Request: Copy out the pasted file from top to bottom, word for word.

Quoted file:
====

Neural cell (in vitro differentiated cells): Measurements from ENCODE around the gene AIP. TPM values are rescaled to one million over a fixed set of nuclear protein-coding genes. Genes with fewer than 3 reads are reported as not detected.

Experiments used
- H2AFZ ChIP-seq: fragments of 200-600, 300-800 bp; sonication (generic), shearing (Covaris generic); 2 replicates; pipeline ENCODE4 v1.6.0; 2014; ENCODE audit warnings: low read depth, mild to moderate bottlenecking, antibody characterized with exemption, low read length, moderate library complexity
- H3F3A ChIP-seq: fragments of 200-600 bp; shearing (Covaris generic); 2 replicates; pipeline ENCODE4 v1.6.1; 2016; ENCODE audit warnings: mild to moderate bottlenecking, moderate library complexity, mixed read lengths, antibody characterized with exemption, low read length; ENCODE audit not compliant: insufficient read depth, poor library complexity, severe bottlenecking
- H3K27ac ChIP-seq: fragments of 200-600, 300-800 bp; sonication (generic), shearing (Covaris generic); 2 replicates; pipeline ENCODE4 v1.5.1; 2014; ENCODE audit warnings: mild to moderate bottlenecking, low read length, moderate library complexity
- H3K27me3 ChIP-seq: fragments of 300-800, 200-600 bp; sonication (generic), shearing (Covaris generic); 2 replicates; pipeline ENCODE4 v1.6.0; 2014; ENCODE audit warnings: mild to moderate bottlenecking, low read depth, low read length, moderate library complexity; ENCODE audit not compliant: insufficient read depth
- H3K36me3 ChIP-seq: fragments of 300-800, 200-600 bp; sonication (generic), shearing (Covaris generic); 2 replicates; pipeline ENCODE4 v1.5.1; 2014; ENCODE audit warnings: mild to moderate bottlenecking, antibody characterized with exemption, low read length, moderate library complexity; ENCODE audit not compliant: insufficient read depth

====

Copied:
Neural cell (in vitro differentiated cells): Measurements from ENCODE around the gene AIP. TPM values are rescaled to one million over a fixed set of nuclear protein-coding genes. Genes with fewer than 3 reads are reported as not detected.

Experiments used
- H2AFZ ChIP-seq: fragments of 200-600, 300-800 bp; sonication (generic), shearing (Covaris generic); 2 replicates; pipeline ENCODE4 v1.6.0; 2014; ENCODE audit warnings: low read depth, mild to moderate bottlenecking, antibody characterized with exemption, low read length, moderate library complexity
- H3F3A ChIP-seq: fragments of 200-600 bp; shearing (Covaris generic); 2 replicates; pipeline ENCODE4 v1.6.1; 2016; ENCODE audit warnings: mild to moderate bottlenecking, moderate library complexity, mixed read lengths, antibody characterized with exemption, low read length; ENCODE audit not compliant: insufficient read depth, poor library complexity, severe bottlenecking
- H3K27ac ChIP-seq: fragments of 200-600, 300-800 bp; sonication (generic), shearing (Covaris generic); 2 replicates; pipeline ENCODE4 v1.5.1; 2014; ENCODE audit warnings: mild to moderate bottlenecking, low read length, moderate library complexity
- H3K27me3 ChIP-seq: fragments of 300-800, 200-600 bp; sonication (generic), shearing (Covaris generic); 2 replicates; pipeline ENCODE4 v1.6.0; 2014; ENCODE audit warnings: mild to moderate bottlenecking, low read depth, low read length, moderate library complexity; ENCODE audit not compliant: insufficient read depth
- H3K36me3 ChIP-seq: fragments of 300-800, 200-600 bp; sonication (generic), shearing (Covaris generic); 2 replicates; pipeline ENCODE4 v1.5.1; 2014; ENCODE audit warnings: mild to moderate bottlenecking, antibody characterized with exemption, low read length, moderate library complexity; ENCODE audit not compliant: insufficient read depth